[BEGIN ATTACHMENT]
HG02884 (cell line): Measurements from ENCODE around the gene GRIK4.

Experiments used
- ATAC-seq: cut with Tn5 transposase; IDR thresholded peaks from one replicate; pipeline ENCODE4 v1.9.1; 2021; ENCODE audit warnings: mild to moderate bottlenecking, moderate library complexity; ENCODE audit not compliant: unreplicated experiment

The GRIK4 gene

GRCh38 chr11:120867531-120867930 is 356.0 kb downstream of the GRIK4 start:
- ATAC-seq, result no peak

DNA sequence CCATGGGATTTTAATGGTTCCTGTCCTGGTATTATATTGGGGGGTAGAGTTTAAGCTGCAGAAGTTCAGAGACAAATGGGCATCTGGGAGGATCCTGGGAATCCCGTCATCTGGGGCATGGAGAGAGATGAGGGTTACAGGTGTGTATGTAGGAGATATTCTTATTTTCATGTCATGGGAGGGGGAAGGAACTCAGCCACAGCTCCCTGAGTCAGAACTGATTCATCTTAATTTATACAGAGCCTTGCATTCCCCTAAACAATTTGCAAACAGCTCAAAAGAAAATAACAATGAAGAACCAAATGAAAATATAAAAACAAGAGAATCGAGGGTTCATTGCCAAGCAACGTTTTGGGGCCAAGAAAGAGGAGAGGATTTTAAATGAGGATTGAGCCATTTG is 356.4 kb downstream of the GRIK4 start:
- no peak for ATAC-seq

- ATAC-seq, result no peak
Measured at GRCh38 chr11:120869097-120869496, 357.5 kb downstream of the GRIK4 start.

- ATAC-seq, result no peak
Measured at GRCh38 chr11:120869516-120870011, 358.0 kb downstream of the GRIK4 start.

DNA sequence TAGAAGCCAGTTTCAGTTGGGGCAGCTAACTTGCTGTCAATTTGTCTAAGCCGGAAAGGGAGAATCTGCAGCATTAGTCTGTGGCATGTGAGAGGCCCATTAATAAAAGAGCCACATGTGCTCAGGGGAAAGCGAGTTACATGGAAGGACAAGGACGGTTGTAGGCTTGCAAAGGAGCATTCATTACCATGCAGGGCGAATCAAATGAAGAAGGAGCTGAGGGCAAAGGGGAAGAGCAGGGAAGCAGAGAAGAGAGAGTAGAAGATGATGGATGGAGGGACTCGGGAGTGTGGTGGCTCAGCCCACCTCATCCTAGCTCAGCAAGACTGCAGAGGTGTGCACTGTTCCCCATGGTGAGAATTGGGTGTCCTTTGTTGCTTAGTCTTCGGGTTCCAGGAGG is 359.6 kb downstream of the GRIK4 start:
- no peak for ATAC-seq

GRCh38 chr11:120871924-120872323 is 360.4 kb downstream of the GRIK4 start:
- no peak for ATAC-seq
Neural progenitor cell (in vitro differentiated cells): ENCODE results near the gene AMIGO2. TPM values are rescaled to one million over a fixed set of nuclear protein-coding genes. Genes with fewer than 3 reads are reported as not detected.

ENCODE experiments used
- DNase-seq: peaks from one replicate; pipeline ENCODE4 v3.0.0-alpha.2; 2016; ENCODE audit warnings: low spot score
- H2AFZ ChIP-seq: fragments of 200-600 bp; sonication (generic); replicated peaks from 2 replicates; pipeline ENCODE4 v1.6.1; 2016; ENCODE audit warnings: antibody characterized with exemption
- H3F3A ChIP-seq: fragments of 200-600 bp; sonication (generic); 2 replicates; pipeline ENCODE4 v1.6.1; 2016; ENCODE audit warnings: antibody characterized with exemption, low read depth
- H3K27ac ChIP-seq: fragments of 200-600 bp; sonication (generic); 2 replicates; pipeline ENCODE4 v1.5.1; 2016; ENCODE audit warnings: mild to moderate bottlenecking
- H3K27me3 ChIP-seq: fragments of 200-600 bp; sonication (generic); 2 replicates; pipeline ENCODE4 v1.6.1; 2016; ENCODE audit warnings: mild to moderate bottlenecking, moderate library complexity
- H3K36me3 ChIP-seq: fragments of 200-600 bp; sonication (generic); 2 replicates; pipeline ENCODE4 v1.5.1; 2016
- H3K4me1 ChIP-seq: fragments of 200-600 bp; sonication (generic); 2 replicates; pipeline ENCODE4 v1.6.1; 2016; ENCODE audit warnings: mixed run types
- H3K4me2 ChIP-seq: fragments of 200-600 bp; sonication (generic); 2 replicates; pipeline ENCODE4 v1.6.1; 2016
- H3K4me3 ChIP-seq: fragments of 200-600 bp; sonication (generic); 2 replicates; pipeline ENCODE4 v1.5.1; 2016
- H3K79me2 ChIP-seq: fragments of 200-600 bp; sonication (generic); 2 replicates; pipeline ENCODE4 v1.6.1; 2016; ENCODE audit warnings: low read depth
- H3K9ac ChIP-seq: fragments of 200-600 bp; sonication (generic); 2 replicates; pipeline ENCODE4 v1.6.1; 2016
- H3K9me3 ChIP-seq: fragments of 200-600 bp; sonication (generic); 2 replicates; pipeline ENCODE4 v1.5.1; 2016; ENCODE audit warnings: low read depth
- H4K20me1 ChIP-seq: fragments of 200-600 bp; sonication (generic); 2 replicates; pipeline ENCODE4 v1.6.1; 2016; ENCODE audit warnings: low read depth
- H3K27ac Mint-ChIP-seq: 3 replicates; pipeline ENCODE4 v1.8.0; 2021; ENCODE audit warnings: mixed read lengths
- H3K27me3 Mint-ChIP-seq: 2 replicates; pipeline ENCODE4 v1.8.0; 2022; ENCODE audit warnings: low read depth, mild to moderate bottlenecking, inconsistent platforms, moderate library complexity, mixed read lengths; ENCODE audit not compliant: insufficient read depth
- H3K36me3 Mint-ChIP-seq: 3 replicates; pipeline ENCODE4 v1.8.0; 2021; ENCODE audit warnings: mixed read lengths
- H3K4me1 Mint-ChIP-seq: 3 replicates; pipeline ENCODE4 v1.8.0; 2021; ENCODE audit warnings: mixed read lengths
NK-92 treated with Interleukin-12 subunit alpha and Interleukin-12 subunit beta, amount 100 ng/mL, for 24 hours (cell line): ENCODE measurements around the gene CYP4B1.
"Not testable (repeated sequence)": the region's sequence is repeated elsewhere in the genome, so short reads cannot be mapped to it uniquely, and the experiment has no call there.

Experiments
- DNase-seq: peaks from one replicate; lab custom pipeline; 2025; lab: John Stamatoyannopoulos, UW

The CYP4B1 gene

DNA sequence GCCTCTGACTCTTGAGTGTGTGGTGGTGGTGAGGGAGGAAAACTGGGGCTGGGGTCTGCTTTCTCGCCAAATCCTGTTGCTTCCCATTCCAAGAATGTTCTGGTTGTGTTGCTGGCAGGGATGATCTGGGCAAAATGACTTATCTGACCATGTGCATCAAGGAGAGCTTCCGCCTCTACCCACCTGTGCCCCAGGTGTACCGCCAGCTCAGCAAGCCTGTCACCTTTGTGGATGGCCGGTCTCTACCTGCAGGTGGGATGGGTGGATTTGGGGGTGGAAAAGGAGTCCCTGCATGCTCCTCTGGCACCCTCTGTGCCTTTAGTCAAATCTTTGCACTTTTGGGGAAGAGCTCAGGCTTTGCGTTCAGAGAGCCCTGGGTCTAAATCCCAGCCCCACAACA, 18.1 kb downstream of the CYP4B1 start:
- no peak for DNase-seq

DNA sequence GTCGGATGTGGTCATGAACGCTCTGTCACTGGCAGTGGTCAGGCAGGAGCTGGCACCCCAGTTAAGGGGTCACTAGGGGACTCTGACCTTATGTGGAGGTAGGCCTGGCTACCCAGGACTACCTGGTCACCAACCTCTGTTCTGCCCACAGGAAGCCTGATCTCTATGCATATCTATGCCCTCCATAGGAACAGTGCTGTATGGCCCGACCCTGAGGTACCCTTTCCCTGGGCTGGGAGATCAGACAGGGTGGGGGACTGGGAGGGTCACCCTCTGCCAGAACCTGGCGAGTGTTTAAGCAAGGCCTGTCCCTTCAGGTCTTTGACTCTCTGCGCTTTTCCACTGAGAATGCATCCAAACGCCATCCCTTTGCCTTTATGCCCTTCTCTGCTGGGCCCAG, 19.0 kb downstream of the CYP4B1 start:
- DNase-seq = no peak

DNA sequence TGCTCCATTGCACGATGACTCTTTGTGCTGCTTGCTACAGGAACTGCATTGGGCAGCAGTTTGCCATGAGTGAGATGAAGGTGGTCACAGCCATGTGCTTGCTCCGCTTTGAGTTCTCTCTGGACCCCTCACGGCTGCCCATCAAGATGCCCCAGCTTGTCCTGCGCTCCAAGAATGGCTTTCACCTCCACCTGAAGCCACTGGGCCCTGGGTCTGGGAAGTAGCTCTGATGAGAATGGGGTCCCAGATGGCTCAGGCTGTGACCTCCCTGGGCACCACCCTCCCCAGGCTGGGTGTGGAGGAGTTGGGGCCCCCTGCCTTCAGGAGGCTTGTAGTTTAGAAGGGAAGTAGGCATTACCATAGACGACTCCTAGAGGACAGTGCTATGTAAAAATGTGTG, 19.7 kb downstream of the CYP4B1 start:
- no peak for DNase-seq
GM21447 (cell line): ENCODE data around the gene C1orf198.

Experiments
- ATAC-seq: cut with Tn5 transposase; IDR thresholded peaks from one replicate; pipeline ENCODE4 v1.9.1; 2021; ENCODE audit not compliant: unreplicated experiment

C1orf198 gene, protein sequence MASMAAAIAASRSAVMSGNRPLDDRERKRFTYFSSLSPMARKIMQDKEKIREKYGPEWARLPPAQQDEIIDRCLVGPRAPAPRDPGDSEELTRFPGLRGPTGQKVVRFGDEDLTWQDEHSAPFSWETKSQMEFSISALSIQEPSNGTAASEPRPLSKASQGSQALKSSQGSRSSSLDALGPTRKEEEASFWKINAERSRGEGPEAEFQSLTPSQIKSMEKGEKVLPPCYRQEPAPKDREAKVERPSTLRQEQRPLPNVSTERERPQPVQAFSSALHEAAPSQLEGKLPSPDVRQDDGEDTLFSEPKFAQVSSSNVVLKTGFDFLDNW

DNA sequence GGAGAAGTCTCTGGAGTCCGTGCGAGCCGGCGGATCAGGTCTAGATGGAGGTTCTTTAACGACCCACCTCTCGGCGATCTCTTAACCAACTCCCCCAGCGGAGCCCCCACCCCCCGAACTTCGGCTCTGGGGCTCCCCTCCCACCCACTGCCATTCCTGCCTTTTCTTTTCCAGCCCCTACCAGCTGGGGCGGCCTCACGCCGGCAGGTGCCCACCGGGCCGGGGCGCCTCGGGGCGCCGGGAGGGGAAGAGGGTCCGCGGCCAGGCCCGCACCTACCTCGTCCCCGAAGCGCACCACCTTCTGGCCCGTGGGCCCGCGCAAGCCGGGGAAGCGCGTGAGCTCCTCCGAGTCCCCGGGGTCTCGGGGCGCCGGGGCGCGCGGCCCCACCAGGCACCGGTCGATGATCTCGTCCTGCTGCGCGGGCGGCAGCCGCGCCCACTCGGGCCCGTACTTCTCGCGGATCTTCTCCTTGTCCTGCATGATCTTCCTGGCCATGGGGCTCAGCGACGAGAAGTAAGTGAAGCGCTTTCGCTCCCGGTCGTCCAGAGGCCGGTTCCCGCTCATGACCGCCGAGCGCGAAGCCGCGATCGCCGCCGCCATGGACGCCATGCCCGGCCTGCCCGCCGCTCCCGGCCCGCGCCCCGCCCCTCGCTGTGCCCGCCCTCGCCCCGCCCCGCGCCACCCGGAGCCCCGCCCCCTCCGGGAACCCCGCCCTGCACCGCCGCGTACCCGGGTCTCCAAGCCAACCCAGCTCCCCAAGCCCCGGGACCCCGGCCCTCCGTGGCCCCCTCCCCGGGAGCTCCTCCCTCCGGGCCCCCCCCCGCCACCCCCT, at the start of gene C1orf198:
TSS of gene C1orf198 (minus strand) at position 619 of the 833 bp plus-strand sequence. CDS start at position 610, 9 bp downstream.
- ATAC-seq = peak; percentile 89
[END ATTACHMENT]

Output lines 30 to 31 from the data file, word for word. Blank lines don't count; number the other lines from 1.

- H3K9me3 ChIP-seq: fragments of 200-600 bp; sonication (generic); 2 replicates; pipeline ENCODE4 v1.5.1; 2016; ENCODE audit warnings: low read depth
- H4K20me1 ChIP-seq: fragments of 200-600 bp; sonication (generic); 2 replicates; pipeline ENCODE4 v1.6.1; 2016; ENCODE audit warnings: low read depth